Disclosure: The authors have completed and returned the ICMJE Form for Disclosure of Potential Conflicts of Interest. Dr Räber reports personal fees from Abbott Vascular, Sanofi, Regeneron, and Biotronik. Dr Roffi reports institutional grants from Boston Scientific, Terumo, Medtronic, Biotronik, and Abbott Vascular. Dr Matter reports grants from the Swiss National Science Foundation, Roche, Eli Lilly, Astra Zeneca, Amgen, MSD, and Sanofi; lecture fees from MSD, Roche, Sanofi, and Amgen. Prof Windecker reports grants to his institution from Biotronik, Boston Scientific, Bracco Pharmaceuticals, Edward Lifesciences, Medtronic, Terumo, and St. Jude Medical. Dr Lüscher reports grants from AstraZeneca, Eli Lilly, Medtronic, Amgen, Abbott Vascular, and Biotronik. The remaining authors report no conflicts of interest regarding the content herein.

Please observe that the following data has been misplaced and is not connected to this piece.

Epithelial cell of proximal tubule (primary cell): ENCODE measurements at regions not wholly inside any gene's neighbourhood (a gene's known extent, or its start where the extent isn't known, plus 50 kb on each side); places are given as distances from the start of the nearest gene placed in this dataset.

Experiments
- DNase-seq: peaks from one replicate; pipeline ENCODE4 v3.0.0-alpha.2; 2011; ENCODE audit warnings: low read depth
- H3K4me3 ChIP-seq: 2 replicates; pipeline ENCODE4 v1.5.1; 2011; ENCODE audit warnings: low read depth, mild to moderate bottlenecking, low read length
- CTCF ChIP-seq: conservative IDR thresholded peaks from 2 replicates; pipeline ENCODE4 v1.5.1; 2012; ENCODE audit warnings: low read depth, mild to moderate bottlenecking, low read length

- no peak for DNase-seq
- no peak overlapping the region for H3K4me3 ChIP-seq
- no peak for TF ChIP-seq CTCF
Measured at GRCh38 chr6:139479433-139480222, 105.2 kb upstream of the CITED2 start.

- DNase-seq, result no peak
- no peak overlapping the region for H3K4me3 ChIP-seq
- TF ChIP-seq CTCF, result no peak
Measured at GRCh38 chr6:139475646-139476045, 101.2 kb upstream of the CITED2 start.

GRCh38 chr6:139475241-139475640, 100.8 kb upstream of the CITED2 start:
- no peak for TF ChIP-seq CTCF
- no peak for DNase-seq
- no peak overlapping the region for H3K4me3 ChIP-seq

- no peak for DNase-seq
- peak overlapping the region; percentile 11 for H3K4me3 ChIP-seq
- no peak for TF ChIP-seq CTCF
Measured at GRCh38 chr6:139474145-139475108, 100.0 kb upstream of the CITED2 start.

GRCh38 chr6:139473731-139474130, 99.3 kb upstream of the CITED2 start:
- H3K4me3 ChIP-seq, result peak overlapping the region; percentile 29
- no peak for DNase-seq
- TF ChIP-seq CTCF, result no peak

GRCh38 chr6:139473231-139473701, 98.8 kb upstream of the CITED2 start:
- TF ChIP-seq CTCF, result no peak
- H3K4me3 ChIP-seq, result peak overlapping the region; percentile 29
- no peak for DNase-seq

Manuscript submitted November 7, 2017, provisional acceptance given November 14, 2017, final version accepted December 4, 2017.
Address for correspondence: Thomas F. Lüscher, MD, FESC, FACC, FRCP, Professor of Cardiology, Royal Brompton & Harefield Hospital, Imperial College, London, SW3 6NP, United Kingdom. Email: firstname.lastname@example.org